present value will always be less than the future value.

EXAMPLE:

An investor can make an investment in a real estate development and receive an expected

cash return of 45,000 after six years. Based on a careful study of other Investment alternatives,

she believes that an 18 percent annual return compounded quarterly is a reasonable return to

earn on this investment. How much should she pay for it today?

SOLUTION: N = 6 4 = 24,

I = 18,

PMT = 0,

FV = 45,000.

P/Y = 4,

PV = $15,646.66.

In the previous sections, we have seen how to calculate present values and future

values of lump sum cash flows. However, in many cases you may need to solve for the number

of periods or the interest rate. The purpose of this section is to show exactly how to do that.

It is important to remember that we are using the basic time value of money formula:

FVN = PV(1 + i)N

All that we need to do is to solve that equation, algebraically, to find either N or i. We will solve

for the interest rate first since it is a more common need and also a bit easier mathematically.

EXAMPLE1: Suppose you have the opportunity to make an investment in a real estate

venture that expects to pay investors 750 at the end of each month for the next eight

years. You believe that a reasonable return on your investment should be 17 percent

compounded monthly. What will be the final value?

SOLUTION: SET=END

N = 8 12 = 96,

I = 17,

PMT = 750,

P/Y = 12,

FV = 0 39,222.96.

EXAMPLE2:

Suppose you deposit 5,000 into an account earning 4 percent interest, compounded monthly.

How many years will it take for your account to be worth 7,500?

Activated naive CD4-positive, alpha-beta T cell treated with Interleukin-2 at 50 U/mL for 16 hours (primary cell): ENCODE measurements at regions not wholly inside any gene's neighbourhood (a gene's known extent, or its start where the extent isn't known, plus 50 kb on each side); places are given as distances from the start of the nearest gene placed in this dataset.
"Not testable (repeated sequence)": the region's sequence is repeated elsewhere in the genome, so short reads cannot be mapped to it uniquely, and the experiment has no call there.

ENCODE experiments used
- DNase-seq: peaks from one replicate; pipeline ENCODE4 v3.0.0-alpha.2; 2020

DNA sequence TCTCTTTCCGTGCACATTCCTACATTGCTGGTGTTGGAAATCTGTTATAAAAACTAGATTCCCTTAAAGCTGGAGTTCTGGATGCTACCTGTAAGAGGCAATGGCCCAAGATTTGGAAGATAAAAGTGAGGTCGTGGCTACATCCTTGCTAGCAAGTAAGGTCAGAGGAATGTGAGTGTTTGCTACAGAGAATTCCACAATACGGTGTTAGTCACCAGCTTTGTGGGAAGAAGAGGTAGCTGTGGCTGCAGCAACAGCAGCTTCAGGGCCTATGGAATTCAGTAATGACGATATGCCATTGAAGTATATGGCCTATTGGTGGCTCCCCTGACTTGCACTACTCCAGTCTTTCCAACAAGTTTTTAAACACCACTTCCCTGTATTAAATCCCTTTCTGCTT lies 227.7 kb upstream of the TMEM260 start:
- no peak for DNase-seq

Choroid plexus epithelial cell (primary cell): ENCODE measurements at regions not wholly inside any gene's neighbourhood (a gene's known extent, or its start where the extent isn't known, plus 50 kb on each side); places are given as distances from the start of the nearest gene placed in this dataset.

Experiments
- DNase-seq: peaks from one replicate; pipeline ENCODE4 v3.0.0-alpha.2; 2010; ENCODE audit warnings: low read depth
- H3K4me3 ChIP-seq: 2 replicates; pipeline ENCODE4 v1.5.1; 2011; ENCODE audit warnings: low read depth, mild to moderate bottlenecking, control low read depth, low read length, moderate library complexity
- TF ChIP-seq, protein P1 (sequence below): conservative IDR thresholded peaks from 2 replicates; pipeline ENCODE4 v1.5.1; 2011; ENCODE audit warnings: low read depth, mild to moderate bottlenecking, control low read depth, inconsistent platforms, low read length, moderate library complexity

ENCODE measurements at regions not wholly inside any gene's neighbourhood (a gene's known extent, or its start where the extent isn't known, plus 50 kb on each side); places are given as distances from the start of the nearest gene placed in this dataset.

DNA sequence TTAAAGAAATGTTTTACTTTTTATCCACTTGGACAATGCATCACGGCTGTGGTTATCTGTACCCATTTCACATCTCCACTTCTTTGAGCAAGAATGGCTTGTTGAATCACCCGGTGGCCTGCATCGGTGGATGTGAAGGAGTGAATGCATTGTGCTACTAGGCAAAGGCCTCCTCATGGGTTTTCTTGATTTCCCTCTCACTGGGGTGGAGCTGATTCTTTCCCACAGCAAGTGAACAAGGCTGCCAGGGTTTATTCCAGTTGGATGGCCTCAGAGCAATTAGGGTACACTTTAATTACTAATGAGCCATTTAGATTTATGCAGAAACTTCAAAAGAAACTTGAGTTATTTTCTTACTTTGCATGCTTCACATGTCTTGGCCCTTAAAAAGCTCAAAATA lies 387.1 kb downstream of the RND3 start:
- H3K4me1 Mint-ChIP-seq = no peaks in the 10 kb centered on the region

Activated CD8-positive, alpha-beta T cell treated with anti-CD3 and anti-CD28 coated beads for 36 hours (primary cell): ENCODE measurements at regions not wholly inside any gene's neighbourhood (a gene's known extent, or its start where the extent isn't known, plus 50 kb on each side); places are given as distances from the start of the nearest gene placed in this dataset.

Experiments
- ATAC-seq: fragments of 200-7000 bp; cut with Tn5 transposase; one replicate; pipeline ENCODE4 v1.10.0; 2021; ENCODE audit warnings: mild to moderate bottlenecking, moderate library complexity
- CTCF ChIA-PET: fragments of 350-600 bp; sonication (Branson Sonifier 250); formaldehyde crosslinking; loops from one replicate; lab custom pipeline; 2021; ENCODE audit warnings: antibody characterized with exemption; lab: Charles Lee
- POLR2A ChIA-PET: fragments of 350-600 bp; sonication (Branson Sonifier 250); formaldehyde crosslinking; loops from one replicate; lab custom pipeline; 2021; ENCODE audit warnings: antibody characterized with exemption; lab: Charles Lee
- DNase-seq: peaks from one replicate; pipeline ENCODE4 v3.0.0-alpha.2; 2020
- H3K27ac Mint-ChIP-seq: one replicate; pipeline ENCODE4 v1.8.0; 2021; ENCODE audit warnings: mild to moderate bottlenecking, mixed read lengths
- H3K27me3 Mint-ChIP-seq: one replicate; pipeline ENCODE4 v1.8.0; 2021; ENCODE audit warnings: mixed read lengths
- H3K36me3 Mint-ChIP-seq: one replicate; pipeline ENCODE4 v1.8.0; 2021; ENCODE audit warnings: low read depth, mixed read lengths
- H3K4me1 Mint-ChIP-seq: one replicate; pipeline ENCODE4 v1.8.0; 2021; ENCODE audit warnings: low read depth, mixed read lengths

SOLUTION: PV = 5,000,

I = 4,

PMT = 0,

FV = 7,500

C/Y = 12,

N = 121.84, or 10.15 YEARS

EXAMPLE3:

You have just borrowed 10,000 and will be required to make monthly payments of 227.53 for the

next five years in order to fully repay the loan. What is the implicit interest rate on this loan?

SOLUTON: N = 5 12 = 60,

PV = 10,000,

PMT = 227.53,

FV = 0

P/Y = 12,

I = 13%

As noted above, according to the principle of value additivity, we can treat an annuity as

a series of lump sum cash flows. Well, we have already seen how to calculate the future value

of a lump sum. All that we need to do is apply this formula to each of the cash flows individually,

and then sum the results:

Using the example shown in the time line (above), and a 9% per period interest rate, we get:

FVA = 100*(1.09)2 + 100*(1.09) + 100 = 327.81

EXAMPLE:

If one saves Rs.1000/- a year at end of every year for three years in an account earning 7% intrest,

compounding annually, how much will one have at the end of thried year?

SOLUTION:

N=3

I=7

PMT=-1000

FV=3215

The internal rate of return (IRR) is a rate of returnused in capital

budgeting to measure and compare the profitability of investments. It is also called

the discounted cash flow rate of return (DCFROR) or simply the rate of return

(ROR).[1] In the context of savings and loans the IRR is also called the effective interest

rate. The term internal refers to the fact that its calculation does not incorporate

environmental factors (e.g., the interest rate or inflation).

EXAMPLE:

What is the internal rate of return of an investment with the following cash

flows? n $

0 (1,000)

1 300

2 300

3 300

4 200

5 100

SOLUTION: goto CASH menu

I0= -1,000,

I1 = 300,

12 = 300,

I3 = 300,

I4 = 200,

I5 = 100,

solve for IRR

In finance, the net present value (NPV) or net present worth (NPW)of a time

series of cash flows, both incoming and outgoing, is defined as the sum of the present

values (PVs) of the individual cash flows of the same entity.

EXAMPLE:

If suppose an investment promises a cash flow of Rs.500 in one year,Rs.600 at the end of

two years and Rs.10,700 at the end of thired year. If discount rate is 5%, what is the value of this

investment today?

SOLUTION:

I=5

FLOW=0=EXE

FLOW1= 500=EXE

FLOW2=600=EXE

FLOW3=10,700=EXE

ESE

NPV=SLOVE=10,263.47

BY

Arun Chowdary